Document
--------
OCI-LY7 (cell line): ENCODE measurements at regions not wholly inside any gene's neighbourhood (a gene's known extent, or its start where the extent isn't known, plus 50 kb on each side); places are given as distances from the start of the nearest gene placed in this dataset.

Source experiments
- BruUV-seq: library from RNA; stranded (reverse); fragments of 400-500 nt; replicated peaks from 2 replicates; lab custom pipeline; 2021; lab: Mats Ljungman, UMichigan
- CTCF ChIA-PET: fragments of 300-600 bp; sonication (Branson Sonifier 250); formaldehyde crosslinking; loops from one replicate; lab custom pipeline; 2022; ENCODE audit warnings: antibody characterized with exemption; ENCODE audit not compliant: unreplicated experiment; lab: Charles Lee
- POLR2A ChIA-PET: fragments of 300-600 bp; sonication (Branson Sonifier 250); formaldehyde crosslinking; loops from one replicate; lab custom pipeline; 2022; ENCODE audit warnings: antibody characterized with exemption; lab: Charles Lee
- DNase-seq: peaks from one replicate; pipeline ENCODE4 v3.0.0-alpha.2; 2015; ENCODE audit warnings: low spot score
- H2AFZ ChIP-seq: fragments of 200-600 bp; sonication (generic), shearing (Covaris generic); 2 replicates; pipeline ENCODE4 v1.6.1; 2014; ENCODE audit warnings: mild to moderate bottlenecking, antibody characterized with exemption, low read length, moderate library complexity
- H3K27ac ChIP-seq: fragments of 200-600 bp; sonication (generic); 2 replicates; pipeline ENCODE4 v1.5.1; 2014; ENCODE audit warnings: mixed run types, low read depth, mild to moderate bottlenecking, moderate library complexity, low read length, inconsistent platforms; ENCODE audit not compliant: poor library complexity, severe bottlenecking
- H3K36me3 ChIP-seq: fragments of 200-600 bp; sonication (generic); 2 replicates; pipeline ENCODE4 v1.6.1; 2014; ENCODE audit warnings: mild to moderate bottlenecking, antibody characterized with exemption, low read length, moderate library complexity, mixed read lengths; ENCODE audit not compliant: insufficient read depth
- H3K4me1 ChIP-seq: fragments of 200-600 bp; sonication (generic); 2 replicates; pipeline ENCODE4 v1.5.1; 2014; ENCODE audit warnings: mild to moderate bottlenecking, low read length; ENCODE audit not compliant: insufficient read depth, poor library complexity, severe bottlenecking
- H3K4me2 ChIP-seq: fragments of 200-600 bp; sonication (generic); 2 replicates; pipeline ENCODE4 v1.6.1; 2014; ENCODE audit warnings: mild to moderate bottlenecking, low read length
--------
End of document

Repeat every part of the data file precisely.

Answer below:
OCI-LY7 (cell line): ENCODE measurements at regions not wholly inside any gene's neighbourhood (a gene's known extent, or its start where the extent isn't known, plus 50 kb on each side); places are given as distances from the start of the nearest gene placed in this dataset.

Source experiments
- BruUV-seq: library from RNA; stranded (reverse); fragments of 400-500 nt; replicated peaks from 2 replicates; lab custom pipeline; 2021; lab: Mats Ljungman, UMichigan
- CTCF ChIA-PET: fragments of 300-600 bp; sonication (Branson Sonifier 250); formaldehyde crosslinking; loops from one replicate; lab custom pipeline; 2022; ENCODE audit warnings: antibody characterized with exemption; ENCODE audit not compliant: unreplicated experiment; lab: Charles Lee
- POLR2A ChIA-PET: fragments of 300-600 bp; sonication (Branson Sonifier 250); formaldehyde crosslinking; loops from one replicate; lab custom pipeline; 2022; ENCODE audit warnings: antibody characterized with exemption; lab: Charles Lee
- DNase-seq: peaks from one replicate; pipeline ENCODE4 v3.0.0-alpha.2; 2015; ENCODE audit warnings: low spot score
- H2AFZ ChIP-seq: fragments of 200-600 bp; sonication (generic), shearing (Covaris generic); 2 replicates; pipeline ENCODE4 v1.6.1; 2014; ENCODE audit warnings: mild to moderate bottlenecking, antibody characterized with exemption, low read length, moderate library complexity
- H3K27ac ChIP-seq: fragments of 200-600 bp; sonication (generic); 2 replicates; pipeline ENCODE4 v1.5.1; 2014; ENCODE audit warnings: mixed run types, low read depth, mild to moderate bottlenecking, moderate library complexity, low read length, inconsistent platforms; ENCODE audit not compliant: poor library complexity, severe bottlenecking
- H3K36me3 ChIP-seq: fragments of 200-600 bp; sonication (generic); 2 replicates; pipeline ENCODE4 v1.6.1; 2014; ENCODE audit warnings: mild to moderate bottlenecking, antibody characterized with exemption, low read length, moderate library complexity, mixed read lengths; ENCODE audit not compliant: insufficient read depth
- H3K4me1 ChIP-seq: fragments of 200-600 bp; sonication (generic); 2 replicates; pipeline ENCODE4 v1.5.1; 2014; ENCODE audit warnings: mild to moderate bottlenecking, low read length; ENCODE audit not compliant: insufficient read depth, poor library complexity, severe bottlenecking
- H3K4me2 ChIP-seq: fragments of 200-600 bp; sonication (generic); 2 replicates; pipeline ENCODE4 v1.6.1; 2014; ENCODE audit warnings: mild to moderate bottlenecking, low read length